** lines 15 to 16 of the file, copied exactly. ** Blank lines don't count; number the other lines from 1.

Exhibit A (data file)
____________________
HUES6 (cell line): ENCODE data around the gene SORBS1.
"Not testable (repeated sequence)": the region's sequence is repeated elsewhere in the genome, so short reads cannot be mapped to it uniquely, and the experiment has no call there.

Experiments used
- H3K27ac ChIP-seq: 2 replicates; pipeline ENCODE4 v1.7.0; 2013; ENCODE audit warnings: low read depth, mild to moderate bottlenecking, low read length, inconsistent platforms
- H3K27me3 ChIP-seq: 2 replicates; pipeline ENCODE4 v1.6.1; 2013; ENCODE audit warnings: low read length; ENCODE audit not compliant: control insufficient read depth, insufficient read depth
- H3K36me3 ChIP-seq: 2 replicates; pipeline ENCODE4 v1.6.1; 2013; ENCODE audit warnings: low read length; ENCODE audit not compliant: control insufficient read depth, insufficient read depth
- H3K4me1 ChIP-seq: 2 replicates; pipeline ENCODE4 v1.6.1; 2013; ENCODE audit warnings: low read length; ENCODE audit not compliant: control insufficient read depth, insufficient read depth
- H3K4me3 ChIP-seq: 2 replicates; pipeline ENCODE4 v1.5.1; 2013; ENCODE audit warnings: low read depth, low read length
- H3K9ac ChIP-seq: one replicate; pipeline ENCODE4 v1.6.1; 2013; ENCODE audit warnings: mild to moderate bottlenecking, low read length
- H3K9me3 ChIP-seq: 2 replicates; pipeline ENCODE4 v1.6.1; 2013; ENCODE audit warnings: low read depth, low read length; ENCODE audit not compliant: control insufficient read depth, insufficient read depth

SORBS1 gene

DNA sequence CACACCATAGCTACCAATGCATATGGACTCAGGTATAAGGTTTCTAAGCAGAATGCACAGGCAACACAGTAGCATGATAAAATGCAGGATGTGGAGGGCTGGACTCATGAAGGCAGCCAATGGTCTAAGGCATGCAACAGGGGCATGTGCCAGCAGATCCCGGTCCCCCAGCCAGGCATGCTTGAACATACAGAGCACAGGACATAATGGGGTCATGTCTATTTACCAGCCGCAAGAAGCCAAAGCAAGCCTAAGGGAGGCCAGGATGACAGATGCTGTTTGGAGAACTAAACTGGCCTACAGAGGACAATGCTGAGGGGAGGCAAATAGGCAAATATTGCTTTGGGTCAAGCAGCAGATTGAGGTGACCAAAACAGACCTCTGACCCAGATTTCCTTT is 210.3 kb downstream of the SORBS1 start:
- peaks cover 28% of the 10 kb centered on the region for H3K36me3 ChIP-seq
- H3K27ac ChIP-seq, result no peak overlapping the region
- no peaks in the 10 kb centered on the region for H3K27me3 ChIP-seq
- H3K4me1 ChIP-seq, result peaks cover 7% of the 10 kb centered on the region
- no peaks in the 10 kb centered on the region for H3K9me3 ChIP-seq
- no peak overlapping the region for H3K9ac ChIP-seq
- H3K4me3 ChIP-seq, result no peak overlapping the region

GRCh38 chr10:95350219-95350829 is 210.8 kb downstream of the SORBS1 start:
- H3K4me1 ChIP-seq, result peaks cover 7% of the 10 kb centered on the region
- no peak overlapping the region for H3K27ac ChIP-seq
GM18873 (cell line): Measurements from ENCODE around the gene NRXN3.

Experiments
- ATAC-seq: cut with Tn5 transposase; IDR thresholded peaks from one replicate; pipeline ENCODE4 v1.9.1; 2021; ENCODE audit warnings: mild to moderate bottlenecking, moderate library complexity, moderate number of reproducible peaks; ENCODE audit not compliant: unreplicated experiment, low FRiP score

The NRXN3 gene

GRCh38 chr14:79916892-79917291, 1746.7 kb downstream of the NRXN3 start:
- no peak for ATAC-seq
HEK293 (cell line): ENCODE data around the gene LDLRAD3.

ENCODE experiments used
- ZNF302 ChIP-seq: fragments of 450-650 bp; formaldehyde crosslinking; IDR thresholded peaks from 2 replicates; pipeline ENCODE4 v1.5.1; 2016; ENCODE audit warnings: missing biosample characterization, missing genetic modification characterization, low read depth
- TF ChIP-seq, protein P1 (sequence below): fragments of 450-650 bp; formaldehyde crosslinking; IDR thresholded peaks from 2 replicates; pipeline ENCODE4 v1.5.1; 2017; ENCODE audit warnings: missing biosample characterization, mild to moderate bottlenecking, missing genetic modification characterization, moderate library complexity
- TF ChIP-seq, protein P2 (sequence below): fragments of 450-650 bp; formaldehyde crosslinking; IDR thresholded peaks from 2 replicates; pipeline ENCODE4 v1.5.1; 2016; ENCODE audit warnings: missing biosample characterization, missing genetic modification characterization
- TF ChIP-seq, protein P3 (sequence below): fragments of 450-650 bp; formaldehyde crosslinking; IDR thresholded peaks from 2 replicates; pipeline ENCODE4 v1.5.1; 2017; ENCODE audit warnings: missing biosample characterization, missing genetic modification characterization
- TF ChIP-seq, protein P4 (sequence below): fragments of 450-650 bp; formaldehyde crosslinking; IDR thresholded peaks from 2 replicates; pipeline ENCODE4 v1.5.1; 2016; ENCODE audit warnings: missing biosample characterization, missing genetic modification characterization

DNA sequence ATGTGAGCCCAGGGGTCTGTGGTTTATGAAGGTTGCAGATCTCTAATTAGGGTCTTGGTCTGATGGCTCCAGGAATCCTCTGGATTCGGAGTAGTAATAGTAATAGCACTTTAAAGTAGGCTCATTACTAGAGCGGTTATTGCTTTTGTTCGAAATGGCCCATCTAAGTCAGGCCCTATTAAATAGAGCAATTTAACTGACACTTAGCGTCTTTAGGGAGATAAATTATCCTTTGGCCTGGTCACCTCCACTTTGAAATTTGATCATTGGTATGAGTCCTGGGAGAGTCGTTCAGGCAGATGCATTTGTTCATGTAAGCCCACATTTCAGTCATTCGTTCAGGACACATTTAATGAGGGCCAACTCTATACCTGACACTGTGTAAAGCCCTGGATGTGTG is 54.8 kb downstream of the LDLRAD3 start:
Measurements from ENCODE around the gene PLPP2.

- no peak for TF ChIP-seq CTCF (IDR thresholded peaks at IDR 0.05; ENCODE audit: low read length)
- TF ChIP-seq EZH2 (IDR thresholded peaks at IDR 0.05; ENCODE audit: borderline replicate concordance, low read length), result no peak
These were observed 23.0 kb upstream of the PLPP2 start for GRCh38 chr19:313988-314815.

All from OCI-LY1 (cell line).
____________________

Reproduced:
- no peaks in the 10 kb centered on the region for H3K27me3 ChIP-seq
- H3K4me1 ChIP-seq, result peaks cover 7% of the 10 kb centered on the region